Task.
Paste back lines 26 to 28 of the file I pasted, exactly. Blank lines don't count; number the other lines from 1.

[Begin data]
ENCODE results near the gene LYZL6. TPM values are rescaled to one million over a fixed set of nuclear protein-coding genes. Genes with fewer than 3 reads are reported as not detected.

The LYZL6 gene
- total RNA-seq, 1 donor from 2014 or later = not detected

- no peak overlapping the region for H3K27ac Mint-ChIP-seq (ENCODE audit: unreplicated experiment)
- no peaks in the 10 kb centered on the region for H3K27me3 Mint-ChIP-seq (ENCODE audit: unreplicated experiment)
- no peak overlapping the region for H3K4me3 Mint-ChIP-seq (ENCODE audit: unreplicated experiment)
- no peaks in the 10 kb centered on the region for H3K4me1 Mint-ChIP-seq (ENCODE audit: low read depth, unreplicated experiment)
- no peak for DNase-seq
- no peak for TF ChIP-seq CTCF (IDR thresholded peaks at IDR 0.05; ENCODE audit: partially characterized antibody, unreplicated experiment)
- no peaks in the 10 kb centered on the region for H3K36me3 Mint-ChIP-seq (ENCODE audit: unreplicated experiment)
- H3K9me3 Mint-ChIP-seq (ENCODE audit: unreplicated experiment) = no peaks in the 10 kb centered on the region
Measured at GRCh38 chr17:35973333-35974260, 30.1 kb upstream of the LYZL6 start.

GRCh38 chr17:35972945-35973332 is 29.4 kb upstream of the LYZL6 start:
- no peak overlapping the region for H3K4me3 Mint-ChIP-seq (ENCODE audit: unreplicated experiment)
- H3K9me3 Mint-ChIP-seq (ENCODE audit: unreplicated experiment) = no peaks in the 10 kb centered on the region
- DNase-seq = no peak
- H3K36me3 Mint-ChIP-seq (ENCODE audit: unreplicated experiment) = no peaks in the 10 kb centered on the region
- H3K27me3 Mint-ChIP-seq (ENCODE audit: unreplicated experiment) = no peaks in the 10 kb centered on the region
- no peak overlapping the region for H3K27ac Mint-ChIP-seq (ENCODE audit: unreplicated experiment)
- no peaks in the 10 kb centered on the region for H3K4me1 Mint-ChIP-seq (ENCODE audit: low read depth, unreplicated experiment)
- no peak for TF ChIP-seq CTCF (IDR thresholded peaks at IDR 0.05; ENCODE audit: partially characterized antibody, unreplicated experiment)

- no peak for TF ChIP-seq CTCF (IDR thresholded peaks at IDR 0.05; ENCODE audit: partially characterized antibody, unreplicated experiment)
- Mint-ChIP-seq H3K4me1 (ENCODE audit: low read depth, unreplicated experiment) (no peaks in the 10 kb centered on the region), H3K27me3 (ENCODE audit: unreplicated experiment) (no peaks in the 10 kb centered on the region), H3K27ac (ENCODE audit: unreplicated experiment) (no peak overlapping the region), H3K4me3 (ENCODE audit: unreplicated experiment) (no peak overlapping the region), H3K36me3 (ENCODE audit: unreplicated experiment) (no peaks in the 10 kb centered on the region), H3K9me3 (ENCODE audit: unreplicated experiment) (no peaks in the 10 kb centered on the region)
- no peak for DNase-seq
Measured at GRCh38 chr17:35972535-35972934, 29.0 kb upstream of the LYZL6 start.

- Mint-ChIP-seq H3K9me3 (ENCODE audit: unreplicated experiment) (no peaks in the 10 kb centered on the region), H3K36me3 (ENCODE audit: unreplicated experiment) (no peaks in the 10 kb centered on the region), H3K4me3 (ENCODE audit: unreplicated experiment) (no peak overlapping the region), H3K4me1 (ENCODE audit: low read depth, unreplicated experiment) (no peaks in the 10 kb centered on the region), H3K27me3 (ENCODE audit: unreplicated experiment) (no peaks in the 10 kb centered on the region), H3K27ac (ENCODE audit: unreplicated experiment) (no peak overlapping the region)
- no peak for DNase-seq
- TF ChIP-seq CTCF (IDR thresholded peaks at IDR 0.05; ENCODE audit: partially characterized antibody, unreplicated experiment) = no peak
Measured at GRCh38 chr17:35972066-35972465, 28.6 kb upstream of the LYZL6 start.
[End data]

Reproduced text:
- Mint-ChIP-seq H3K9me3 (ENCODE audit: unreplicated experiment) (no peaks in the 10 kb centered on the region), H3K36me3 (ENCODE audit: unreplicated experiment) (no peaks in the 10 kb centered on the region), H3K4me3 (ENCODE audit: unreplicated experiment) (no peak overlapping the region), H3K4me1 (ENCODE audit: low read depth, unreplicated experiment) (no peaks in the 10 kb centered on the region), H3K27me3 (ENCODE audit: unreplicated experiment) (no peaks in the 10 kb centered on the region), H3K27ac (ENCODE audit: unreplicated experiment) (no peak overlapping the region)
- no peak for DNase-seq
- TF ChIP-seq CTCF (IDR thresholded peaks at IDR 0.05; ENCODE audit: partially characterized antibody, unreplicated experiment) = no peak